Prior to Simmons, Leissner was married to Judy Chan, a former analyst at Goldman whose father ran a coal-mining business in China. Their wedding feast included suckling pigs with electric lights flashing in their eye sockets. Chan would later become a successful vintner, running Grace Vineyard, China’s first family-owned winery.
Leissner met Simmons, a reality show star and head of a fashion company, in the business-class section of a flight from Hong Kong to Kuala Lumpur. The encounter began with an argument and ended with a marriage proposal, they told the Wall Street Journal. They were wed in 2014 and his wife’s social-media accounts showed the couple’s jet-set life, from yachts in the Caribbean to meeting the king and queen of Malaysia.
Meanwhile, Leissner’s business was blossoming -- he was an early adviser to 1 Malaysia Development Bhd., a fund created to pursue investment and development projects for the economic benefit of Malaysia and its people. Over two years, Goldman made around $600 million working on three bond sales that raised $6.5 billion for 1MDB, dwarfing what banks typically earn from government deals. Those bond deals and others helped Leissner get “large year-end bonuses” from Goldman, according to the U.S. government.
But U.S. authorities said Leissner was using bribes and kickbacks to get and retain 1MDB’s business, and that he embezzled from the fund for himself and others. More than $2.7 billion of the $6.5 billion raised was misappropriated, according to court filings.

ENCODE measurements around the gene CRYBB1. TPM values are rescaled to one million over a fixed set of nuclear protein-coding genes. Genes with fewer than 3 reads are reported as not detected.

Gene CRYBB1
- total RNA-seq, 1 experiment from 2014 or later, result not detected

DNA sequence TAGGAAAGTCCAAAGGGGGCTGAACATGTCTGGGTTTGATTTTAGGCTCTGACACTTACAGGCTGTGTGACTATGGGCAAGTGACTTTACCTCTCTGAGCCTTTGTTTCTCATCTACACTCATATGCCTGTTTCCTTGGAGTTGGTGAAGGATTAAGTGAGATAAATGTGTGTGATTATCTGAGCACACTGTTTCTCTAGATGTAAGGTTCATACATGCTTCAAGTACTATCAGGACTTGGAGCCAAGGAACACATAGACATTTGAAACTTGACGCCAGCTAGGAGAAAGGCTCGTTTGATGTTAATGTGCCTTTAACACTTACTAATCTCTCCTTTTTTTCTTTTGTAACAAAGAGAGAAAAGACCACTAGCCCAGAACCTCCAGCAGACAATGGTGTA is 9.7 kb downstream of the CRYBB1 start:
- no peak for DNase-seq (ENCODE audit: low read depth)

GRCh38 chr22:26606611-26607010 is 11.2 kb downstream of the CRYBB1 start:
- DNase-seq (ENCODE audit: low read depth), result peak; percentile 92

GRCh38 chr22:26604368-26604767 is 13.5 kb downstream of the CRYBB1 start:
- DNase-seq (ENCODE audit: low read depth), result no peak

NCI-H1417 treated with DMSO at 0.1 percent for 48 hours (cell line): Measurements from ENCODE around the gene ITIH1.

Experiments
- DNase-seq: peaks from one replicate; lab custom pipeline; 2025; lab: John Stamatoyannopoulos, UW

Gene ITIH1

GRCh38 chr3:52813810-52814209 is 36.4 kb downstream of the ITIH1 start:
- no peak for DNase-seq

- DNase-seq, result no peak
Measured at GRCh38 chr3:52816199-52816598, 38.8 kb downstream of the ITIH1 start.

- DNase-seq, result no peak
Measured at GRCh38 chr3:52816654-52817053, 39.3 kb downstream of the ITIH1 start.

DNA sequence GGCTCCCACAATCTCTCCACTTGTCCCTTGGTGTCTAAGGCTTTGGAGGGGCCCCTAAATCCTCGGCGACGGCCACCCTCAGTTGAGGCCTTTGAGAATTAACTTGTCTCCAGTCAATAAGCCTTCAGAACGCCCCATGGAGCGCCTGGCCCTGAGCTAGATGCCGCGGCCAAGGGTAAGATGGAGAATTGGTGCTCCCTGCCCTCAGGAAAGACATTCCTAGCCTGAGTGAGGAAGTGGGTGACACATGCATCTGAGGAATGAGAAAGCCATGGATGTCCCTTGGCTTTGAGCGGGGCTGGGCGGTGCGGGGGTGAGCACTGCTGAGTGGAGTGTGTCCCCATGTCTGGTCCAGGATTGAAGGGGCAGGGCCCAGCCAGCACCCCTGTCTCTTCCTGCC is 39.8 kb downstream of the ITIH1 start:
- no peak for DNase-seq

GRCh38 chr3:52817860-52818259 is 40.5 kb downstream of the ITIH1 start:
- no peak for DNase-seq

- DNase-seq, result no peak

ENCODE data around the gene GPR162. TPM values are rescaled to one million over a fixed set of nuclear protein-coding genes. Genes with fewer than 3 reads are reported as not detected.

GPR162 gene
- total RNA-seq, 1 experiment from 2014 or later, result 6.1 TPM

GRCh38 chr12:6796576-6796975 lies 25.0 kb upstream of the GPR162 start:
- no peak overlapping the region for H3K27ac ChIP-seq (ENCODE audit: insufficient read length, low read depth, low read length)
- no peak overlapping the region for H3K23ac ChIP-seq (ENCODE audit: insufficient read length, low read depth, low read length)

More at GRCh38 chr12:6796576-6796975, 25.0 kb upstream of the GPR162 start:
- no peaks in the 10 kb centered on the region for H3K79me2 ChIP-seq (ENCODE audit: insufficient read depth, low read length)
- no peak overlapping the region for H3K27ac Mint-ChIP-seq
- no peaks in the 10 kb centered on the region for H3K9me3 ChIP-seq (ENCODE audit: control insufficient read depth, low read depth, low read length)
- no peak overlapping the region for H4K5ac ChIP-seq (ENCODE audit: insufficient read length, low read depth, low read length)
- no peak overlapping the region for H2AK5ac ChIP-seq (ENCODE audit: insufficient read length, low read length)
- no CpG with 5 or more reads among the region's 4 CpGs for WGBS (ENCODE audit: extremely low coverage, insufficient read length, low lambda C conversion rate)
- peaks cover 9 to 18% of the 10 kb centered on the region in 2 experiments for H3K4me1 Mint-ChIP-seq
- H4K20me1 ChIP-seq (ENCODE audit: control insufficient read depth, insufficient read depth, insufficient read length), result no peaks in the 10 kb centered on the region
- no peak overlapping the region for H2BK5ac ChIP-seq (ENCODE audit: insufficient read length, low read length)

Between mid-2012 and late 2014, “more than $200 million of the proceeds of the three 1MDB bonds and other 1MDB business was transferred” to accounts controlled by Leissner and a co-conspirator, the U.S. government said.
Problems came to light when $681 million showed up in the personal bank accounts of Malaysia’s prime minister, triggering investigations. Goldman put Leissner on leave in January 2016, and he resigned soon after.
Leissner largely dropped out of view, occasionally popping up in photos posted by Simmons or one of her children. The couple have a son, Wolfe, who was born in 2015.
For a time, he lived with Simmons in an $11 million mansion in Los Angeles. That house was sold last year, but Leissner continues to live in Los Angeles. One magazine reported in 2020 that he was spotted “canoodling” with another woman. Simmons and Leissner have separated, according to a person familiar with the matter who spoke on condition of anonymity because the matter is private.
He and his estranged wife are still united in fighting a court battle in Los Angeles against her ex-husband, Russell Simmons, co-founder of hip hop label Def Jam Records. Simmons sued them in May 2021, alleging they used his shares in a fitness drink company they jointly owned as security for Leissner’s bond. Simmons wants the stock in Celsius Holdings Inc. returned, as well as damages.
Leissner’s lawyers argue Simmons didn’t “loan” the Celsius shares to them but they had already been sold by the time the couple posted them as collateral. Both Leissner and Kimora Lee have filed motions arguing Simmons’s claims should be dismissed.
“The allegations brought by Russell against Kimora are patently false and we look forward to a successful conclusion in court” said David Willingham, a lawyer for Kimora Lee Simmons.
©2022 Bloomberg L.P.